Are we sufficiently planted back in 2002 now?
Just 7 years ago, the Treasury Department of the United States looked a bit like this:
• The Administration’s Mid-session Review of the Budget showed a deficit for FY 02 of $165 billion and forecasts for deficits in FY 03 and FY 04, compared to originally projected significant surpluses in the FY 02 Budget. As the change in the fiscal position progressed, the Treasury suspended its scheduled reopening policy and increased auction sizes. Given the projected outlook, Treasury may need to make additional adjustments to its financing plans in FY 03 and FY 04. Would you recommend any adjustments to Treasury’s financing?
Throughout Treasury, we have undertaken to quantify performance through measures of the quality or quantity of services we provide. Are there measures of debt management that would provide useful indicators of the quality of debt management decisions? Are there indicators of the auction process, issuance policy, or the resulting composition of debt outstanding that you believe we should be measuring ourselves against? Should the sensitivity of the outstanding debt to interest rate changes be a measure of performance? Is there a measure of interest rate cost that could be used as a performance measure?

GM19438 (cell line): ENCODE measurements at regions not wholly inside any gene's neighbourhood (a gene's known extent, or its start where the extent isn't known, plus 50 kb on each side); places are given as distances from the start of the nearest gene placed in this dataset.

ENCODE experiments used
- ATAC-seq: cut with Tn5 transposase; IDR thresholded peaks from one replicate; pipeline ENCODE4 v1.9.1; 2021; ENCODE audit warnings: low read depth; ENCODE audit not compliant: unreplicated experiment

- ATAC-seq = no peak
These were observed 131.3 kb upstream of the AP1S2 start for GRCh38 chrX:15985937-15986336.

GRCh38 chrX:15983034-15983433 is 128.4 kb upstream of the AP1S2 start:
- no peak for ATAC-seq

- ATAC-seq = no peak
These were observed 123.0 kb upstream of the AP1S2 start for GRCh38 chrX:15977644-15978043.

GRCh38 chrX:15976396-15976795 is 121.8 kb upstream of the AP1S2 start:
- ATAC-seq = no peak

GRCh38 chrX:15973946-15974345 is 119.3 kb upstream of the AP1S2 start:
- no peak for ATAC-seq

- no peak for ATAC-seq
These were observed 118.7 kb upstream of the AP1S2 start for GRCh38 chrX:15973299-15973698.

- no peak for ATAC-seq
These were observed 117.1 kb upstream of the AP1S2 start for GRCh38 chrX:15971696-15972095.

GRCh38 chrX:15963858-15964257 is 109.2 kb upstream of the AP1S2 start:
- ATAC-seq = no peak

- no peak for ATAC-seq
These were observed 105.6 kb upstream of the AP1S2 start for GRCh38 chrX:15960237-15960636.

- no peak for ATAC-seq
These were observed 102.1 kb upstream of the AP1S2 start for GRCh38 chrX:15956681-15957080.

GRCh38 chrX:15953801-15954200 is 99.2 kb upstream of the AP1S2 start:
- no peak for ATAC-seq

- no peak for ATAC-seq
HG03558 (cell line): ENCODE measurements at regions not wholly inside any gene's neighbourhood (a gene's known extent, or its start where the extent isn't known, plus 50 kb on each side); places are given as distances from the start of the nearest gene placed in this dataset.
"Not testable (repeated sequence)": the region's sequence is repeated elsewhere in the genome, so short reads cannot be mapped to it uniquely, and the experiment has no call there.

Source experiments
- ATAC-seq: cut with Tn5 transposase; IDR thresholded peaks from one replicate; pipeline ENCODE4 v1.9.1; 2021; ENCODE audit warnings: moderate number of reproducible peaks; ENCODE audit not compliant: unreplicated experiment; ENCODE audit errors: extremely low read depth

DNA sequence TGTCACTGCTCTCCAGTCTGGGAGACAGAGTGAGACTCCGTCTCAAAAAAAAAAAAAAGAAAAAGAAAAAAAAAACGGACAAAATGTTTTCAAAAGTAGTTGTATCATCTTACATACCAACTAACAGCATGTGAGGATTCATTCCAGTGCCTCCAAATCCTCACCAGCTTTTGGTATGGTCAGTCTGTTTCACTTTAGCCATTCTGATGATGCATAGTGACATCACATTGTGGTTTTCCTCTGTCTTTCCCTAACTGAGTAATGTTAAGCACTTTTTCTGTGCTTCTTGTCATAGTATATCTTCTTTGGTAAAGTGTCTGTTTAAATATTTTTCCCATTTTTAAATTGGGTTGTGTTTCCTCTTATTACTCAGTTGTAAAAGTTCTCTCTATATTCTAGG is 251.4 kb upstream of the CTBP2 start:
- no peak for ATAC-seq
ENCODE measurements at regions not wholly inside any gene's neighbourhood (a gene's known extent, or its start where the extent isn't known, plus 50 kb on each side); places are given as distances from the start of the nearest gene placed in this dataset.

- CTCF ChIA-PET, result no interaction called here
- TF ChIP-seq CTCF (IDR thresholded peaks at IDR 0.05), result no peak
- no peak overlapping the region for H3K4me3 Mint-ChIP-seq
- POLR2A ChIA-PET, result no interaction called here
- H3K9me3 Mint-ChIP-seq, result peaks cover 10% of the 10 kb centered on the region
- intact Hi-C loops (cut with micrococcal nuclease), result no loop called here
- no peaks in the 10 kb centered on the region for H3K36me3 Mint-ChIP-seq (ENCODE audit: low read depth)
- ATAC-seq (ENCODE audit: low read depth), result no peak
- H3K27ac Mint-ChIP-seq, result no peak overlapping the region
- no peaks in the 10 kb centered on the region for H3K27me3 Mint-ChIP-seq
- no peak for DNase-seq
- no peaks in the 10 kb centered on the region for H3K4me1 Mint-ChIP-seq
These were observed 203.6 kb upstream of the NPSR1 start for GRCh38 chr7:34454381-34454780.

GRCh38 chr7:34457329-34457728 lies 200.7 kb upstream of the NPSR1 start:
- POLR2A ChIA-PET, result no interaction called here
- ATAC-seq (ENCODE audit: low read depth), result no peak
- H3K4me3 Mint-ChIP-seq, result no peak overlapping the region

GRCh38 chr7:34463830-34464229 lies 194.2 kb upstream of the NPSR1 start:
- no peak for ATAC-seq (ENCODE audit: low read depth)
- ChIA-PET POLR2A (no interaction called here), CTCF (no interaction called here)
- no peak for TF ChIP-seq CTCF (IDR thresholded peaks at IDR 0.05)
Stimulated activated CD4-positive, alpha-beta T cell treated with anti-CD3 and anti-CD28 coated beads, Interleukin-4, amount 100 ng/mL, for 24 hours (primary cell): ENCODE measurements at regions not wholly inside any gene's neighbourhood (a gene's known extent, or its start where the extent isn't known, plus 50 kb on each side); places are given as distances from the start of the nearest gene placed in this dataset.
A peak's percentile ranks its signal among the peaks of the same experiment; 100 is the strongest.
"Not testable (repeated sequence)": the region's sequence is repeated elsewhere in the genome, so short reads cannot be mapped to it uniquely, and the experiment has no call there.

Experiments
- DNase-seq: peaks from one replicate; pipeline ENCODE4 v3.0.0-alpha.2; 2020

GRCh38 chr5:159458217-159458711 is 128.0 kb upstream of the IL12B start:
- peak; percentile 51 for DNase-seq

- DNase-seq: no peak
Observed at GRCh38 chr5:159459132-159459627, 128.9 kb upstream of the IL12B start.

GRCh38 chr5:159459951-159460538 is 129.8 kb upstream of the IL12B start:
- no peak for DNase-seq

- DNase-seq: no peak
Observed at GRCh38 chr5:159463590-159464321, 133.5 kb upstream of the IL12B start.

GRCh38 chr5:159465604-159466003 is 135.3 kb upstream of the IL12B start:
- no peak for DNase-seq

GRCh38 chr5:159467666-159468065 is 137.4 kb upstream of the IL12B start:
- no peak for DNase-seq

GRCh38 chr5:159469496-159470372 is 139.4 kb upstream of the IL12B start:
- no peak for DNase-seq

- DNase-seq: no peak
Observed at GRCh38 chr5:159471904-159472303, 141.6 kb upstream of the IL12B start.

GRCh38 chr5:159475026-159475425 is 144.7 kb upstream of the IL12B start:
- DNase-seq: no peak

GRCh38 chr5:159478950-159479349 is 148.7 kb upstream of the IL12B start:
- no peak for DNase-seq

Since we announced our intention to enhance the attractiveness of the Treasury inflation-indexed security (TIIS) market, we have increased the number of 10-year TIIS auctions from two to three per year and spoken widely to promote interest in the inflation-indexed market. Upon completion of this TIIS cycle, we plan to further increase TIIS issuance. If Treasury were to further expand the TIIS market by going to four auctions per year, would you recommend that it issue two new 10-year notes, with each followed by a reopening, or that it issue four new notes? What factors should be considered in determining TIIS auction sizes?
The composition of 5- and 10-year notes to refund $18.8 billion of privately held notes maturing on November15.
The composition of Treasury marketable financing for the remainder of the October – December quarter, including cash management bills if necessary.
The composition of Treasury marketable financing for the January – March quarter.